Despite the countless hours it may take to create a good resume, recruiters spend an average of six seconds looking at it. Yep…six seconds. While this may seem like depressing news, it shouldn’t be. In fact, you can use this to your advantage. If you learn how to make a good resume, to describe your skills as clearly and succinctly as possible, then you can land more interviews.
Here at The Upswing Report, we’ve taken some time to outline what we believe are crucial components in a good resume.
Basic Layout Of A Good Resume
A good resume is one page long and consists of the following sections: contact information, education, experience, and additional.
Your contact information on your resume should be current (address, phone, and email). If you are still a student, you should give your campus address. However, if your home address is interesting, use that. For example, if you are apply for a position in the Midwest and are from Los Angeles, including your home address could lead to some positive small talk during your interview. But if you are from a relatively unordinary place, just use your current address. The same concept can be applied to email (steer clear of firstname.lastname@example.org and the like). If you own a website and have an email address using the URL, use it. If not, your school or work email is perfectly fine.
The education section is pretty simple. Include the name of your school, graduation date, degree, grade point average (if below a 3.0 on a 4.0 scale, do not include), and highlight relevant extracurricular activities and academic awards.
The experience section is what really makes or breaks a good resume. This is the bulk of your resume and your chance to show what you’re made of. To effectively present your experiences, use the Action-Context-Result (ACR) format. For each experience on your resume, you should include 2-4 descriptive bullet points in the ACR format describing the position.
- Action (what you did. Click here for a list of action words): use a strong word that conveys a skill (Analyzed, Created, Led, etc.). Do not use a “result” verb (Completed, Increased, Reduced, etc.) for your action word. If still engaged in an experience, use the present tense (analyze). If the experience has been completed, use the past tense (analyzed).
- Context (further explain what you did): you must assume that the reader of your resume is completely unfamiliar with your experience and explain accordingly. The context should convey the significance (why it matters) and constraints (what you overcame).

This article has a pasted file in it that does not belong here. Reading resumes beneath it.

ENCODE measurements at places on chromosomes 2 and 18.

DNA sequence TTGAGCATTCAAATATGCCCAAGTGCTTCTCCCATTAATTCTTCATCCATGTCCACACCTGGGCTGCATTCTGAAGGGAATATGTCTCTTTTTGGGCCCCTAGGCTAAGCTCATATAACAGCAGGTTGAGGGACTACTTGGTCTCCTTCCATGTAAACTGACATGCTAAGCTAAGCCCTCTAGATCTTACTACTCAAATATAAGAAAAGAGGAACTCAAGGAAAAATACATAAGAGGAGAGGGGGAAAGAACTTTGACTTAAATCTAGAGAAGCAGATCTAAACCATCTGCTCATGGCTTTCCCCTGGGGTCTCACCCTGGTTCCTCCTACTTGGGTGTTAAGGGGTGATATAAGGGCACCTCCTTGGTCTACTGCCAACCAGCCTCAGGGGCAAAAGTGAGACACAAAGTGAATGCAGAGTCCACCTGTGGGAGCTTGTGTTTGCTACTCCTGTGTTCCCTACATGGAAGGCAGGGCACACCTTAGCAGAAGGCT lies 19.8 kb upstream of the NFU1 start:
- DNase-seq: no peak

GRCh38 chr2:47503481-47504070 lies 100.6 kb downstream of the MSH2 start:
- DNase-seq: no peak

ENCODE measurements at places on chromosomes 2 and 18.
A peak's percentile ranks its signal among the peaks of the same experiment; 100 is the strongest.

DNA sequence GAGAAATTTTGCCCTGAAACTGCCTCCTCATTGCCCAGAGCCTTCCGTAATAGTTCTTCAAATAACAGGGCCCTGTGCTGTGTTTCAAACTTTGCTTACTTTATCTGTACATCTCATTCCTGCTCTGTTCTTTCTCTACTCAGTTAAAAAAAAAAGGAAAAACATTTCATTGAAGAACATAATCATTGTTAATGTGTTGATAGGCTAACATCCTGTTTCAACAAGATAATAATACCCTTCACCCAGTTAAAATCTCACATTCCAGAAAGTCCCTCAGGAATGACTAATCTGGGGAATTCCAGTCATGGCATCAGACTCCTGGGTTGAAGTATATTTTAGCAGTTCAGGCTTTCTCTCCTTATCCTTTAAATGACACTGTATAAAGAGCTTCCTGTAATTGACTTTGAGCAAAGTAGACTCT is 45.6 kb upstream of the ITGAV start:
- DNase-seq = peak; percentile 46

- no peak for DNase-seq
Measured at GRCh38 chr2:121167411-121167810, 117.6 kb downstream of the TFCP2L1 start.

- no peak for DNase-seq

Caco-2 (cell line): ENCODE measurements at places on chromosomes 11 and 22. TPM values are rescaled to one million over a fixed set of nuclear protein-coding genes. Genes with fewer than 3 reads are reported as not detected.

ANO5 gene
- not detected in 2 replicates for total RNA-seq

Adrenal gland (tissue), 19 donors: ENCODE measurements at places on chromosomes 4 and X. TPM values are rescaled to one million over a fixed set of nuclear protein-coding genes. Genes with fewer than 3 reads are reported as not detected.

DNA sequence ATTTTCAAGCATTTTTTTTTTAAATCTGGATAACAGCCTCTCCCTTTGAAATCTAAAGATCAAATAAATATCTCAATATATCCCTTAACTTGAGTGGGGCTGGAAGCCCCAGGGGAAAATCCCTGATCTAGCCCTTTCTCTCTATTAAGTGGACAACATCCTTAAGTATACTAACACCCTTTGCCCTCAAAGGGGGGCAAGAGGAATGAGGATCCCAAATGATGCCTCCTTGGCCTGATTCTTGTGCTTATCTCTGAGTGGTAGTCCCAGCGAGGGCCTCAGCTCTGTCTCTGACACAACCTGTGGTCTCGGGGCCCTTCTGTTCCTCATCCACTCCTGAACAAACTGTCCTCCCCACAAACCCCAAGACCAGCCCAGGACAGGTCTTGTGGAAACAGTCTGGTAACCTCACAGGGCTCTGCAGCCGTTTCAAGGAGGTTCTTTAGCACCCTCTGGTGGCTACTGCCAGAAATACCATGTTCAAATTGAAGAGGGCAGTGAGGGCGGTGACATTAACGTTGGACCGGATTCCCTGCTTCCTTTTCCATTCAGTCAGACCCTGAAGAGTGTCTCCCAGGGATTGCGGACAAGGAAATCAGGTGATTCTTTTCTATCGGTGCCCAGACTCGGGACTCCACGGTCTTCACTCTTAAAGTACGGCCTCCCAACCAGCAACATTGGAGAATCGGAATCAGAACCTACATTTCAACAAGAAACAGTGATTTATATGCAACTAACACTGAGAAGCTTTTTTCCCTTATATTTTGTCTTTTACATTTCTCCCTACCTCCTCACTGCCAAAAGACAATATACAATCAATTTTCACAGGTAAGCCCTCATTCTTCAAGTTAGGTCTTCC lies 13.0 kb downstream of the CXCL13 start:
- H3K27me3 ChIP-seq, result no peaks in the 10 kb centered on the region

- Result (what happened): quantify (increased sales by X% or $X) results whenever possible. Qualitative results are acceptable when your result cannot be quantified. Remember that it is always better to omit than include falsified information.
Example of an ACR bullet point for a retail sales associate position:
- Interacted (action) with 20+ customers per day, communicated product benefits and answered questions to increase sales figures consistently (context), selling an average of $10000 of merchandise per week (result).
A few important things to consider when crafting a good resume:
- Do not use articles (a, an, the) in your resume.
- Avoid having excessive “white space” in the experience section. If an ACR bullet point is two lines, but the second line only has two or three words, try to edit it down (or potentially add words if appropriate) to fill the space as much as possible.
- Spell check is extremely important. One typo can result in your resume getting thrown into the trash.
- Note that the same experience can be crafted in different ways. For example, if you are recruiting for investment banking, focus on relevant skills such as time management and prioritization of responsibilities. If you are interviewing for a marketing position, focus on coordination and communication skills.
Last but not least is the additional section. This is the place to show the recruiter your personality and hobbies such as sports, volunteer work, and places traveled. We recommend including one (truthful) eye-catching bullet such as “can shuffle a deck of cards with one hand.” Do not include mundane information such as “proficient in Microsoft Word.”
Click here for an example of a good resume.
That concludes the overview of what makes a good resume. Realize that you may want to create multiple resumes for different positions; in fact, you probably should. You can rearrange, add, or take away your resume’s content in order to tailor it for the position. However, it is important to have focus during your job search. If you are applying for anything and everything, you’ll spread yourself too thin. We recommend 1-3 resumes.
Do not falsify information. You do not want to be rejected for an executive position in the future because someone discovered that you lied on your resume.
Overthinking your resume is another common mistake. Again, a good resume is very important, but it’s only one piece of the job search process. Networking and interview preparation should not be disregarded. When it is all said and done, nothing is more important than networking in recruiting. Recruiters want to hire someone they know by face, not by paper. Chances are, however, that you will be interested in positions that you have not had the opportunity to network. As such, a good resume can get your foot in the door.
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